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Tuesday, September 23, 2014

The Short and Tragic Life of Robert Peace

I was attracted to this book by the promising story that took a wrong turn--how is it that Robert Peace, who had accomplished so much from such hard work and grit, could lose it all so suddenly? This is Jeff Hobbs's The Short and Tragic Life of Robert Peace: A Brilliant Young Man Who Left Newark for the Ivy League.

Robert Peace had it rough as a child. His mother scrimped and scraped from her job as a kitchen supervisor to raise him in Newark, a city with one of the highest crime rates in the nation. His father was very present in his life until he was convicted of double murder and sentenced to prison on shaky evidence and faulty eyewitness testimony. Robert knew from a young age how smart he was, and he worked hard and balanced life between school and the streets until he entered college at Yale. He was living the dream, but that bigger dream may not always be everyone's. The violent and tragic end to such a promising young man will take your breath away.

This book was truly astounding. Hobbs, who was Robert's roommate at Yale, has taken this story seriously and has treated it with such a great amount of respect that it stopped me in my book-reading tracks. I felt as though I grew up with Robert myself. I knew him, I knew his friends, and most of all, I knew his struggles to code-switch his life. He was one thing at school and another on the streets, trying to fit in with those who knew and respected his father while trying to live up to his intellectual potential, realizing all his mother was sacrificing to make sure her son succeeded in life.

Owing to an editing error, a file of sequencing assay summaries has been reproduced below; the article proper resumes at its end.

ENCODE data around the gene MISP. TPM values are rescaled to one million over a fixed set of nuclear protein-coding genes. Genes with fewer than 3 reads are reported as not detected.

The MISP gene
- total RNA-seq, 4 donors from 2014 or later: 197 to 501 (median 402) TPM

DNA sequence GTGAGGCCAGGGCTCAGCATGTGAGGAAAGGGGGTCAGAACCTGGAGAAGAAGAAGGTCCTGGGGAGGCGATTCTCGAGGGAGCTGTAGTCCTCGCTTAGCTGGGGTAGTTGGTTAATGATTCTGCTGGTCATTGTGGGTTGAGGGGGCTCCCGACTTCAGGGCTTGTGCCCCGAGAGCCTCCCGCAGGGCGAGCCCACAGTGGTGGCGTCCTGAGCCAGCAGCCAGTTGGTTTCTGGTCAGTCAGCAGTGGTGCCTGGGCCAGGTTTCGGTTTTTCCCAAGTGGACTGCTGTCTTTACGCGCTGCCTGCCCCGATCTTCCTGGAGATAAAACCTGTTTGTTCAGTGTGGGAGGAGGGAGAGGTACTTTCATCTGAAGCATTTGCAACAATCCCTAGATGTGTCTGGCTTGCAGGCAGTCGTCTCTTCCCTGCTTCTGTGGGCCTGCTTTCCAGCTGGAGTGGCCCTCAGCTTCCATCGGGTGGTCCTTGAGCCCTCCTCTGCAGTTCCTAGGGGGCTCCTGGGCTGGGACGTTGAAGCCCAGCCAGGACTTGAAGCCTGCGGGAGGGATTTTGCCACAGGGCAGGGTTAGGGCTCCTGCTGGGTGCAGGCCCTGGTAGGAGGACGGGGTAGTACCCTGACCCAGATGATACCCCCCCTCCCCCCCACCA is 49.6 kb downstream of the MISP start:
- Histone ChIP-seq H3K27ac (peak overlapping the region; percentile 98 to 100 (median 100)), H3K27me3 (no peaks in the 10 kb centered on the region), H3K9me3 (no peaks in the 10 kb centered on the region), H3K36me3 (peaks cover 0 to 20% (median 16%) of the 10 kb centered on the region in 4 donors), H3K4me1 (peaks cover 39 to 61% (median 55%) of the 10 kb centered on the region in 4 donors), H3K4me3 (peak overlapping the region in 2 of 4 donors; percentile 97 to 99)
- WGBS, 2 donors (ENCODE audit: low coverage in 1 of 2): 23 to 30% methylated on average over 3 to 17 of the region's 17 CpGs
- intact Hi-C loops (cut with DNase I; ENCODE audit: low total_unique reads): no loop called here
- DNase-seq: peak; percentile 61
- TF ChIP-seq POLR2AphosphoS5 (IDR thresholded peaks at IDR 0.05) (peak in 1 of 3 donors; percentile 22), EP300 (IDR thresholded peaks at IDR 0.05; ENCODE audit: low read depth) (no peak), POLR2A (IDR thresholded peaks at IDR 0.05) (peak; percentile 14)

The most astounding part of the book for me, after the end, was the sequence where Skeet, Robert's father, was dealing with his legal issues. If you have any doubt of the differences in the long-reach of the law between haves and have-nots, you will not after reading this book. Skeet most likely did not commit the crime, but was railroaded with no way to win his case. The story of his conviction reverberates throughout the story of Robert Peace, whether it is directly affecting Robert's life by seeing the long-term implications of taking a present and involved father from a young son to the larger societal implications of poor men not being allowed to live up to their potential due to systematic push-down.

Regardless, this book is an incredible feat of journalism and storytelling, and it is a testament not just to Hobbs's desire to honor his friend but also to give credit to Robert's mother, Jackie. She is a woman who would give up eating to send her son to a good school, and she often did. This book is also an ode to her, and to mothers everywhere who give of themselves so selflessly in order to give their children a fighting chance. Pick up this book. Spend some time with Robert. You won't regret it.

Hard copy for purchase below.

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